Danny Strong, Frank Barbiere, and Ales Kot on Writing for Big Studios and Comics vs. Independents

At first glance, the three panelists on New York Super Week’s special edition of the Nerdist Writers Panel podcast seem to exist in very separate worlds. Actor-turned-screenwriter Danny Strong, who got his start with the HBO political movies Recount and Game Change, is now adapting the third Hunger Games book, Mockingjay, for the big screen. Frank Barbiere’s Image Comics series Five Ghosts is the weirdest mash-up of historical and fictional figures. And Ales Kot has been all over Marvel’s recent comic series, including Secret Avengers and Bucky Barnes: The Winter Soldier (out now).

But while talking at Housing Works Bookstore about learning to write for specific mediums and the failures that got them where they are now, the three were able to share anecdotes about the difference between writing for a large movie studio or comics publisher, as opposed to more independent projects.

All three writers emphasized the importance of writing for yourself, even if that means you have (in Strong’s case) a bookshelf full of unproduced scripts or (as was the case for Kot and Barbiere) comics you never sold. “You still made a comic book,” Barbiere said of his thought process as an early-career writer. “It’s still out there.”

Five Ghosts (which just got greenlit as a TV pilot for Syfy!) demonstrates all of Barbiere’s good experiences with indie comics. At the time that he was trying to break into the business, he was a fan of Image’s emphasis on submissions; he found artists online and worked on pitches to send in.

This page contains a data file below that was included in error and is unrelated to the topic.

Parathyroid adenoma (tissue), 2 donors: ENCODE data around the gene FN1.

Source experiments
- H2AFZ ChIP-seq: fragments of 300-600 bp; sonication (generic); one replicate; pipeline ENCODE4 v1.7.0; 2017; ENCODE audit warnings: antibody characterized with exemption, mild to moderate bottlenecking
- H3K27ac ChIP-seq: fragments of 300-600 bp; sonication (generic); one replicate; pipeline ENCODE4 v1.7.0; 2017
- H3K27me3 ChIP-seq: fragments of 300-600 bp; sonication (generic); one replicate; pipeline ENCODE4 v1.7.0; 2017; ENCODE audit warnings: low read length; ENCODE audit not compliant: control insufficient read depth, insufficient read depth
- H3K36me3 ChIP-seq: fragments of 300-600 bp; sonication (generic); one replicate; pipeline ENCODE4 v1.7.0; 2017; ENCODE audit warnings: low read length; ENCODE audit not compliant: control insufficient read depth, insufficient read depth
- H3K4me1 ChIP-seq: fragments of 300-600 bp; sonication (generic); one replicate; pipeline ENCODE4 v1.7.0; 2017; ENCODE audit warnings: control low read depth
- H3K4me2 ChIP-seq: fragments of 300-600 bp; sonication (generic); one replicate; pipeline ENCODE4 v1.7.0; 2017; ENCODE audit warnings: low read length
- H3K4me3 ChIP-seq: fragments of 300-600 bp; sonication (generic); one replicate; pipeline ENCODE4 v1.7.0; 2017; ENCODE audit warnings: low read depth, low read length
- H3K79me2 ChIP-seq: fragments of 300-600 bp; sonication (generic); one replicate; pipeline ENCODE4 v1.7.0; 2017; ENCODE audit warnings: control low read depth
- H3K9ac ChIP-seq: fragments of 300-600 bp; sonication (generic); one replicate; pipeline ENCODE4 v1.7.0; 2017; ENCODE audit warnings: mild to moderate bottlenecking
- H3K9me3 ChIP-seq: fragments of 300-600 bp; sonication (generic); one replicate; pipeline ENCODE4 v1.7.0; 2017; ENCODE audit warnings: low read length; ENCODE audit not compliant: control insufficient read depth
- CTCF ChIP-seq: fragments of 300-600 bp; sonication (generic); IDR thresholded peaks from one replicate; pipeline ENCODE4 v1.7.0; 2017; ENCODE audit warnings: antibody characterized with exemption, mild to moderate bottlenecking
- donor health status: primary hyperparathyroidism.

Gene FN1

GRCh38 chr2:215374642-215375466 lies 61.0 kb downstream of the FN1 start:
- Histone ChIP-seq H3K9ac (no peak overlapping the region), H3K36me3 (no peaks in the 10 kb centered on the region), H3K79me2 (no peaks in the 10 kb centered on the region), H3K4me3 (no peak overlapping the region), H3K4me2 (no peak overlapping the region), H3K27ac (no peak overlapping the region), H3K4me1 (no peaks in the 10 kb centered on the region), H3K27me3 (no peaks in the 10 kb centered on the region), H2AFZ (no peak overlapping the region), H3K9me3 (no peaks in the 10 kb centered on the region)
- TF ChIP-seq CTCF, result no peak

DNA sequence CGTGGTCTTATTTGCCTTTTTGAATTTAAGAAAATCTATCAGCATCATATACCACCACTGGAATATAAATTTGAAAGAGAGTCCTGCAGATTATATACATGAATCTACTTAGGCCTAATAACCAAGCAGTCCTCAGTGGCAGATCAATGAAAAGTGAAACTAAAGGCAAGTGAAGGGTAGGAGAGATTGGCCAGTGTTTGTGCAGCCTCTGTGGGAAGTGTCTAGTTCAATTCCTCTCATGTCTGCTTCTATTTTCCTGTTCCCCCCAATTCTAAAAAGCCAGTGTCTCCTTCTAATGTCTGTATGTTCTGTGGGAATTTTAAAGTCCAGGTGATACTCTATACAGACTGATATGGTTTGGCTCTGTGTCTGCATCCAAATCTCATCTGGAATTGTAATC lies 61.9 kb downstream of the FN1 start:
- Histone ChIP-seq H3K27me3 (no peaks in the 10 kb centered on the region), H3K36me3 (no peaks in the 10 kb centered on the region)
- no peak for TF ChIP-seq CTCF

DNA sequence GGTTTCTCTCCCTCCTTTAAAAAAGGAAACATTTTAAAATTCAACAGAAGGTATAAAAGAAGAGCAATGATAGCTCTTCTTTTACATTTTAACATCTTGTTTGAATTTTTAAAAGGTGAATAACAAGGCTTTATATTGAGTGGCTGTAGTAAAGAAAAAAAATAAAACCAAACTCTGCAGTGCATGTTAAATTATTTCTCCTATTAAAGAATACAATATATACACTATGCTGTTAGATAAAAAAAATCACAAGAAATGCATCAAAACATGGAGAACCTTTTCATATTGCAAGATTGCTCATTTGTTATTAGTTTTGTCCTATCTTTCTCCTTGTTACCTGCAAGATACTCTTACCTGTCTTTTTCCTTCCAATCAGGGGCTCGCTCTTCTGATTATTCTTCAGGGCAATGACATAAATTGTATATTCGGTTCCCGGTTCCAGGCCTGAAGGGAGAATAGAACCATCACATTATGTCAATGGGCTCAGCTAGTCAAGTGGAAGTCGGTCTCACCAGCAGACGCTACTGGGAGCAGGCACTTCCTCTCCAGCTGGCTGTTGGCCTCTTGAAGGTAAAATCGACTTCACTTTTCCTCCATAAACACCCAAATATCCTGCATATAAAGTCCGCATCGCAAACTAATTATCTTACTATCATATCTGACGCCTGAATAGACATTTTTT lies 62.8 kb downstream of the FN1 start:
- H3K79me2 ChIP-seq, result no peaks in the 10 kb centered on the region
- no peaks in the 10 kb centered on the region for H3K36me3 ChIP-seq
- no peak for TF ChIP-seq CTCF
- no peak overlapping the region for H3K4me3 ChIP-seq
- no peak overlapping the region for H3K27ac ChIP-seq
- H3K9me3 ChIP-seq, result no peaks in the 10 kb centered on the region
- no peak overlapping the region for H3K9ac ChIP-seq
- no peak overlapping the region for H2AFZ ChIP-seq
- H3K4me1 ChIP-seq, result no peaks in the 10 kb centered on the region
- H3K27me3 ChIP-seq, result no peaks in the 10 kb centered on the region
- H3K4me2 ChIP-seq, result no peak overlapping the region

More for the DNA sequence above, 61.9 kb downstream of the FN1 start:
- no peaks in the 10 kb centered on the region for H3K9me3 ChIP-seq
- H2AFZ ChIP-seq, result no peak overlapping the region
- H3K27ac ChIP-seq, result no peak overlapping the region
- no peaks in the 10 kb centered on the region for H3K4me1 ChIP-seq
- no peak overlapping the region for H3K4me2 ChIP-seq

The two things he was told not to pitch were superheroes (“If people want to read Batman, they’re going to read Batman”) and sci-fi westerns, despite the fact that that was his passion project at the time. Apparently sci-fi and western were the two least popular genres at the time—no longer, as Image currently publishes East of West.

He actually self-published (thanks to Kickstarter) Five Ghosts and brought it to NYCC in 2013, which is where someone from Image picked it up. Now he enjoys full creative control over the series. “The integral part is that you make comics,” he said. “You have to create your own product.”

Kot also has a series out with Image—Zero, which he describes as “James Bond in the 21st century, if it weren’t propaganda for the military-industrial complex.” However, working with a smaller place like Image brings its advantages and disadvantages: “I fall and rise on whatever the book makes,” he said, adding, “But the rise was nowhere near as fast as I wanted.” Partnering with Marvel gave him access to a wider range of artists, and more of a support system: “People in editorial genuinely care about what’s being put out.”

“I find it really inspiring to be given structure and form,” Barbiere said of his time also working for Marvel. He especially appreciated writing a Doctor Strange story and already having readers who knew the character and the universe. With indie comics, he explained, “You have to convince people that the characters you’re writing about are worth it.”

Strong has experienced a similar dichotomy in his screenwriting career. But whereas people will usually ask him how difficult it is to work with a big studio, he said that he appreciates having the built-in collaborators: “Your goal is for this movie to be seen by as many people as possible… A screenwriter is not in a room by themselves, working on their vision. I want [my movies] to pop, I want them to be part of the cultural conversation.”

When asked if he was intimidated to adapt Mockingjay—part of one of the biggest YA franchises, the last book, and split into two movies—Strong joked that he is “intimidated by everything… It was the same process as everything I’ve ever written.”

Once it’s uploaded, you can listen to the latest episode of the Nerdist Writers Panel here.

Natalie Zutter writes plays about superheroes and sex robots, articles about celebrity conspiracy theories, and Tumblr rants about fandom. You can find her commenting on pop culture and giggling over Internet memes on Twitter.


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